The beloved Tim’s Wine Market of Windermere employee, who touched so many in the community, died Friday, March 18.
| 1:06 p.m. March 30, 2016
WINDERMERE Children who went along when their parents shopped for wine at Tim’s Wine Market in Windermere were always taken aback when the British man at the checkout counter would ask them a simple question: “So, did you drive here today?”
Some looked confused, looking to their parents for help. Others understood the man’s joking manner and played along. But no child — no person — ever left Tim’s without some sort of conversation with Paul Price.
Price, a beloved employee of Tim’s Wine Market of Windermere and an “adopted” Windermere resident, died in his sleep on Friday, March 18. He was just three days short of his 55th birthday. He is survived by his father, John Price; younger brother, Nick Price; and sister, Sallie Price.
Because of Price’s lasting impact on the town, it is only fitting that on April 10, friends and family will reconnect and come together to remember the man who connected with and befriended so many people. They will raise their glasses in memory of Price. Stephanie Desaulniers, Price’s friend and Dixie Cream Cafe owner, said if he could be there to feel the love that will fill the room and witness the toast, he would probably be in tears.
“Paul would want everyone to raise a glass or two,” said Craig Lopus, manager of Tim’s Wine Market’s Windermere location.
FROM ENGLAND TO WINDERMERE
Price was born in England, just outside London, and lived there until his father moved the family to Johannesburg, South Africa. While he grew up there, apartheid was still very real, but he fell in love with the country, even learning Afrikaans.
When he was a high-school senior, his family moved back to England, but shortly after, they moved to the United States and settled in Apopka, where his father bought a chicken farm. Price went on to join the U.S. military, serving as a paratrooper in the Army Airborne. Despite his British heritage, Paul loved the U.S. and the concept of democracy.
“He loved reading political analysis and was a keen observer of the democratic process and was a lifelong Democrat,” Lopus said. “He loved to talk politics, argue positions and speculate.”
Upon his eventual return to Orlando about 16 years ago, Price ended up working at the original Dexter’s location. There, he met and became friends with Tim Varan, the owner of Tim’s Wine Market. Varan later hired Price, who loved wine and beer and was very knowledgeable about them, to work at the downtown Orlando location.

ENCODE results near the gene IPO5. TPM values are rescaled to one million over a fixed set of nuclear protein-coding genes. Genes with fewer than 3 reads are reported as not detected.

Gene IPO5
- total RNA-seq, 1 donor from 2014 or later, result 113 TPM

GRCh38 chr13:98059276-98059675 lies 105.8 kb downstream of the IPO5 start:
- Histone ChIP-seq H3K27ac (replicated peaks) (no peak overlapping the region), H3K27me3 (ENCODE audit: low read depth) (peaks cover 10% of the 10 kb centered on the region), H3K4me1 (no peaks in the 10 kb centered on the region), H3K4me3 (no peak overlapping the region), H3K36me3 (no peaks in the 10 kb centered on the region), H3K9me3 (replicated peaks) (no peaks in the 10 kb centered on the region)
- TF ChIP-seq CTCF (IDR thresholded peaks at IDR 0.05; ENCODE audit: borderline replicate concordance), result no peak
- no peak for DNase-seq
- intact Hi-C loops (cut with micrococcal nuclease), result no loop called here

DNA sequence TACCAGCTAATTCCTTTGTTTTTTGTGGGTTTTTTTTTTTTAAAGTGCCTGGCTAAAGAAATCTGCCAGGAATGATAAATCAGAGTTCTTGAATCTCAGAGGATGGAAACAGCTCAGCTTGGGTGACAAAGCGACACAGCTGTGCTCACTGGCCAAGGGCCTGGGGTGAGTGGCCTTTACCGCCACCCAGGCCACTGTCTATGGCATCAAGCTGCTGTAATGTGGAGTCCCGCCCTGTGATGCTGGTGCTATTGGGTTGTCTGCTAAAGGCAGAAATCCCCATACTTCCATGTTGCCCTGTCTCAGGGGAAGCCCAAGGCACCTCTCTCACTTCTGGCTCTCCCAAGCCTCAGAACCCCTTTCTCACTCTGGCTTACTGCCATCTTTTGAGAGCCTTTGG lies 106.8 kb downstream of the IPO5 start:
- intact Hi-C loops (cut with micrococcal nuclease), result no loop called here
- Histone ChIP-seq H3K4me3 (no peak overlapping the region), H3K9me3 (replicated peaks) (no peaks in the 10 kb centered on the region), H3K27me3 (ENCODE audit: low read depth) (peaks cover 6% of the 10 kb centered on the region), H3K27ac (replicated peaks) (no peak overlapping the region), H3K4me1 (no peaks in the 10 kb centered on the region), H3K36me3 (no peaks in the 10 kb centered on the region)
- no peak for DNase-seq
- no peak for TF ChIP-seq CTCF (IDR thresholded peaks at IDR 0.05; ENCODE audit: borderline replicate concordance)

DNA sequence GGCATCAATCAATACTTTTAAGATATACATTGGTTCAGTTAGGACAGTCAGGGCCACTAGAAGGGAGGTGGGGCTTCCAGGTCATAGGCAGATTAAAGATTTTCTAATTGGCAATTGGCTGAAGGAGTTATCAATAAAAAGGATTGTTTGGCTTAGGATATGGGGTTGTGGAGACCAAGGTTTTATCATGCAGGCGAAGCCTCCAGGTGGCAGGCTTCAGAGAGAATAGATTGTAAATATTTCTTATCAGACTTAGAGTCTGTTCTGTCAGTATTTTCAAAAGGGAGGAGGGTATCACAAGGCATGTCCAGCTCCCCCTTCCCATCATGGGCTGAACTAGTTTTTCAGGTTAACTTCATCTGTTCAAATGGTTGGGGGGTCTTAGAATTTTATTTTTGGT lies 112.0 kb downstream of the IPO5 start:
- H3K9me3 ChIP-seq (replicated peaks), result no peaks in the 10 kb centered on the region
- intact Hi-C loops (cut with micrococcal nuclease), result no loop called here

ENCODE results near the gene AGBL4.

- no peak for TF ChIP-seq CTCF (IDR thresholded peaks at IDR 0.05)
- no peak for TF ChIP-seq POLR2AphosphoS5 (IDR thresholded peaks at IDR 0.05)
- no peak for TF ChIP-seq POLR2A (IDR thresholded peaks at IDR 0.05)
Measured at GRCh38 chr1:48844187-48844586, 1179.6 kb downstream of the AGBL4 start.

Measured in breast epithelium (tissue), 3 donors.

When Varan decided to open his Windermere location about seven years later, he assigned Price, who lived in Winter Park, the duty of store manager.
“Paul came in and painted all the walls and got the store ready, so Paul’s essence is in every nook and cranny of the store,” Lopus said. “He put the shelves up, he prepared the store for opening and then he ran the store.”
Varan eventually sold the location to Lopus as a franchise, and Price went from being the boss to the employee.
And although he explored working for two different wine distributors throughout the years and loved traveling, he came to the conclusion he was happiest talking to customers and selling wines in the store.
When Desaulniers bought the space for Dixie Cream Cafe more than five years ago, it was a run-down, old convenience store.
“I’m looking at a disheveled, broken-down ceiling of a stinky, abandoned convenience store that I’ve signed a lease for, and now came the time of finding a builder and vision for it,” she said.
She met Price after stopping in at the wine shop, and the first thing he did when he heard of her dilemma was hand her a business card of a local builder who could fix up and transform the sad-looking space.
“For me to trust in Paul and to feel that comfortable and follow up on a lead from someone I just recently met, it opened up a door for me that I wouldn’t have found otherwise,” she said. “He could guide you to someone who could build your restaurant; he could guide you to your favorite wine. You knew he wasn’t for himself. He was there for you.”
Both inside and outside the wine shop, Price had a knack for connecting with people and making everyone feel special.
“His customers came to trust him; everyone who walked in the door felt special,” Lopus said. “Everyone felt that Paul was a friend. He loved to give people nicknames that these people were never called, but that they liked. That was their connection to him.”
Lopus called him an observer of the human condition, who was fascinated by people’s backgrounds, lifestyles and interests. Price loved getting to know people and was great with sharing stories and finding a common thread with others.
“Windermere is a great community, so having Paul leave us and leave such a huge hole … he was a huge part of that wine market,” Desaulniers said. “It’s like a part of your family is gone.”
When everyone raises their glasses in that collective toast on April 10, the heartache will be felt across the room, but so will the way Price touched so many lives and filled so many hearts.
“Paul was a friend to everyone he met,” said Windermere Mayor Gary Bruhn. “He would always go out of his way to help you and always had a smile and a good word. … Even though he didn’t live in Windermere, we always considered him a Windermereian as his heart was in this town.”